My long weekend project is (arguably) useful enough to share, so I've published it. It's called
hgrep, and it uses
ghc-exactprint and regular expressions to search Haskell source code from the command line. You can grab it on Hackage or Github.
For navigational search, I tend to lean pretty heavily on
ag. This has all sorts of ramifications - for example, I always format my code such that a declaration
foo can be found by searching for
"^foo ::". When a colleague uses a different style, I'm totally hosed. I'll save you from additional anecdotes; rest assured that string search is not great for huge piles of source code.
We don't need a GHC session to do navigational search across Haskell files. The syntax is really rich and complicated. All we need is an AST!
My project this long weekend,
hgrep, aims to replace
ag in my workflow. Instead of bluntly searching the strings,
ghc-exactprint to parse Haskell source code. Your query is run against that source tree, and the results are printed with surrounding context from the originating file, with optional syntax highlighting.
This means we can explicitly search for definitions, imports, or usage sites.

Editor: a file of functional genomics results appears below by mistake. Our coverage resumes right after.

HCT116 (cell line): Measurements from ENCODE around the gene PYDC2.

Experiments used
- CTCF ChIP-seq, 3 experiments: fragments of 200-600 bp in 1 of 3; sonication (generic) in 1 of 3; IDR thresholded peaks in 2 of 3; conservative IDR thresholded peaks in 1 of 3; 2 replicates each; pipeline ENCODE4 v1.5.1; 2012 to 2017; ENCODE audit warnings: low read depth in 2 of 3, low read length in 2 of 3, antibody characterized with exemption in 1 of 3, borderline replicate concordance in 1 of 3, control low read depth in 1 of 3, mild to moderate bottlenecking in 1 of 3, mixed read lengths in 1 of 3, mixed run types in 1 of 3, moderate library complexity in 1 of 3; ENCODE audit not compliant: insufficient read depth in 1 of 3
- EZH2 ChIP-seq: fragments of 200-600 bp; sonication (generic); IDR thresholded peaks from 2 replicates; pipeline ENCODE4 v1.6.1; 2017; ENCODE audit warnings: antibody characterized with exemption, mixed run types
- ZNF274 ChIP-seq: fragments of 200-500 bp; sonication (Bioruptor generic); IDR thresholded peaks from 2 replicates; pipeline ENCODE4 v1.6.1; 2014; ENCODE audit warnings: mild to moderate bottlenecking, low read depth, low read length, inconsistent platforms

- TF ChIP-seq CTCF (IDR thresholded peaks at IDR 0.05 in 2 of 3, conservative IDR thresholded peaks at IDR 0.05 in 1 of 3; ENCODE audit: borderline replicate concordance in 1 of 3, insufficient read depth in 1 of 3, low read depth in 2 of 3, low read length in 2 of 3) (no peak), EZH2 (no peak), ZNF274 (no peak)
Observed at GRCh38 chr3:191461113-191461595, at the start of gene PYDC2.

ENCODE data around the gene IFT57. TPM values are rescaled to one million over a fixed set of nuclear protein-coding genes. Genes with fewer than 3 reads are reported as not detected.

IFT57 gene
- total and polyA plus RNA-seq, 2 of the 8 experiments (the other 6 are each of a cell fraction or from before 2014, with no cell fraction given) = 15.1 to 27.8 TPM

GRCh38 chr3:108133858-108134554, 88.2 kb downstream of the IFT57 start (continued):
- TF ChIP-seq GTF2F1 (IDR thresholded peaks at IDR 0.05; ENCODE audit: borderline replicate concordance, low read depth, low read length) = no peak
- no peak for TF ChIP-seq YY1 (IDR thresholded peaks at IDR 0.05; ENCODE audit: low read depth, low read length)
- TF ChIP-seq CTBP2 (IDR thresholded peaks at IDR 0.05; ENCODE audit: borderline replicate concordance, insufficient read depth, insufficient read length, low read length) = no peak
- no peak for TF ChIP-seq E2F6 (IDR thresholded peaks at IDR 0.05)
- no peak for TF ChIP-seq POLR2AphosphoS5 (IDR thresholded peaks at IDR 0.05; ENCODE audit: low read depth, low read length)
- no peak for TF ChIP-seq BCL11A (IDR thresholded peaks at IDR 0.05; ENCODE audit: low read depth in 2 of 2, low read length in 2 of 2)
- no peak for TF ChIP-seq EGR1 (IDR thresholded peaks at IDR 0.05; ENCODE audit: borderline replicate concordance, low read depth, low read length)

hgrep is kinda embarrassingly simple: you give it a string and some files, it finds Haskell definitions that precisely match the string. If the terminal supports ANSI escape codes, it runs it through HsColour on the way out. It looks a bit like this:
It's not all that pretty, but it works:
This means it replaces
ag FooBar and
ag "foo ::" for me, which is a pleasant first step. The second step requires a little bit of thought.
I've already been reaching for it all day at work, so I suspect it's useful enough to release as-is. Nevertheless, I plan to make it a lot more useful with filters and regular expressions over the weekend, so stay tuned!
Syntactic search is not necessarily an improvement over fast string-search tools like
rg! There are a number of pros and cons.
Arguably, the current feature set of
hgrep could be implemented with a handful of regular expressions. It wouldn't be as precise, nor would it print as much useful context, but it'd be faster and "good enough."
Here are a few things I'd like to achieve over the next little while:
hgrep foo .shorthand)
Before I do serious work on a fancy set of queries, I'd like to hear from potential users. What would you like to see in a general-purpose tool for Haskell syntactic search?
I'd like to hear about the kind of navigational search you do when working in large Haskell codebases. Please get in touch if you regularly get stuck in the maelstrom of Hoogle and text search. Your feedback will help me figure out how this tool should ultimately function.
This codebase is still pretty small, so it's perfect for newcomers to Haskell or to open source in general. If you're looking for a project to hack on, I've done my best to identify a bunch of low-hanging fruit. All of these should be achievable in an hour or an evening.
If you're interested in diving into one of those issues, I'm willing to provide plenty of help and support! Get in touch.